The phrase 'donkey's years' is commonly used to indicate a very long time, and is mostly used in a sentence thusly: "I haven't seen you in donkey's years" or "It's been donkey's years since I had one of those!" The phrase can also be used more abstractly, such as "Old Aunt Maria? She must be as old as a donkey now!" though relating dear Aunt Maria to a donkey may not be acceptable in all situations.
Donkeys live for practically ever. That is why this phrase came about. The oldest live over 60, with Lively Laddie taking the prize with 62 years to his name.
Because of this fact, donkeys are very useful working animals. They can still breed past ages of 30, though you'd be probably be pushing it once they're much older than 35. You can start training them before they are five, and you can basically work them until they are dead, though as a nice kind donkey owner you should ease them into retirement as their joints get stiffer.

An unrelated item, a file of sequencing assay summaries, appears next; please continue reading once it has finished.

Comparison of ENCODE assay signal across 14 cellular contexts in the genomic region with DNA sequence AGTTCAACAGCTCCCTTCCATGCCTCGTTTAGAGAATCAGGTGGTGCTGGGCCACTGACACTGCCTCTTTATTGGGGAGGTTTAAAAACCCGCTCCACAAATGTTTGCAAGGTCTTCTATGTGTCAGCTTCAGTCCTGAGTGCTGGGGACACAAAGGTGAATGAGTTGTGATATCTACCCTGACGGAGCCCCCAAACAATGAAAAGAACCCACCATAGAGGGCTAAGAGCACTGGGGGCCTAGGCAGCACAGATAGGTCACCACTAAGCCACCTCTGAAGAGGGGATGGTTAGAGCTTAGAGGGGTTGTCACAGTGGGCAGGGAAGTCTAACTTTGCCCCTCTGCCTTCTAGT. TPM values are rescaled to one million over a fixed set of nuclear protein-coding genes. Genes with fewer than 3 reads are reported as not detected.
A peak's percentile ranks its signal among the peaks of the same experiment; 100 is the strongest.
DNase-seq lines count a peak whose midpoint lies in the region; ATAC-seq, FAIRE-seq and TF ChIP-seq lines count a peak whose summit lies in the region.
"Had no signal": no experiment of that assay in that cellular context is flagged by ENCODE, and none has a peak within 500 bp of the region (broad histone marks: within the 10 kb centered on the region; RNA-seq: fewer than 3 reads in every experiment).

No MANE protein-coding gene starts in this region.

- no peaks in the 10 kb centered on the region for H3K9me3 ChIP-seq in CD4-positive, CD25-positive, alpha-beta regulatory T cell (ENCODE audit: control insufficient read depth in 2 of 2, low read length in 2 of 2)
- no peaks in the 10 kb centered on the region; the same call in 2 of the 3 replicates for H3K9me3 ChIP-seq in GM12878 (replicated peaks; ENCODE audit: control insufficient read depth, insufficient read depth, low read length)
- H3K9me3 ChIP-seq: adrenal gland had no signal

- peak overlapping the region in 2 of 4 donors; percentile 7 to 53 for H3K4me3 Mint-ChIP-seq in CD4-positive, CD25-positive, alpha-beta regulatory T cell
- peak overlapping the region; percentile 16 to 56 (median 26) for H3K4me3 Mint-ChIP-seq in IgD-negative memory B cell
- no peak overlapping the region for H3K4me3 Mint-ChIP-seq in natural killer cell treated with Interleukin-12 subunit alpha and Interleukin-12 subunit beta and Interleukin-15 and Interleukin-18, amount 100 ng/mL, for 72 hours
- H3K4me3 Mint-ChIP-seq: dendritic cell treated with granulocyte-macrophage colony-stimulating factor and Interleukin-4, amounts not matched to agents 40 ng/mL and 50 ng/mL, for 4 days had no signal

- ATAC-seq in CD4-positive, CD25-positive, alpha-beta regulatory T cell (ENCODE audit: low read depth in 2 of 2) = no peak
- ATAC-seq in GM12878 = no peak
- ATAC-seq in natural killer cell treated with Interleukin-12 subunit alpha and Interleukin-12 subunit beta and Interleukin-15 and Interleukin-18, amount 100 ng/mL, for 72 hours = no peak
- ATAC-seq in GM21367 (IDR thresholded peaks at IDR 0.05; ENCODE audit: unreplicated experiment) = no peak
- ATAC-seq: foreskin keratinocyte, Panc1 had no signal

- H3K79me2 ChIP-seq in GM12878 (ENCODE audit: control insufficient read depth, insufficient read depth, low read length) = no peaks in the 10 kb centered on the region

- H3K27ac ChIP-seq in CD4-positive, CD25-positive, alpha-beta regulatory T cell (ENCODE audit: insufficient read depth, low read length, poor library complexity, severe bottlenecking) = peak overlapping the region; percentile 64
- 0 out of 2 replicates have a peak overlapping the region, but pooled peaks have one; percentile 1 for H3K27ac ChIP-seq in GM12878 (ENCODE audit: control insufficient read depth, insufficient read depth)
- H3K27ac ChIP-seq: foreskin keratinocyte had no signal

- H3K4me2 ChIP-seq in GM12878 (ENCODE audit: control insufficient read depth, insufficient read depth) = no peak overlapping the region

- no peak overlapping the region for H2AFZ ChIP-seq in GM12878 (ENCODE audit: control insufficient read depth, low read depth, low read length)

The phrase 'Donkey's Years' probably originated in Britain, but these days it is used by people all over the world.
Donkeys' Years is also a play. It was written by Michael Frayn and first viewed in 1976 at the Globe Theatre in London. The play is about six former students who go to the 25th anniversary reunion at the college they attended.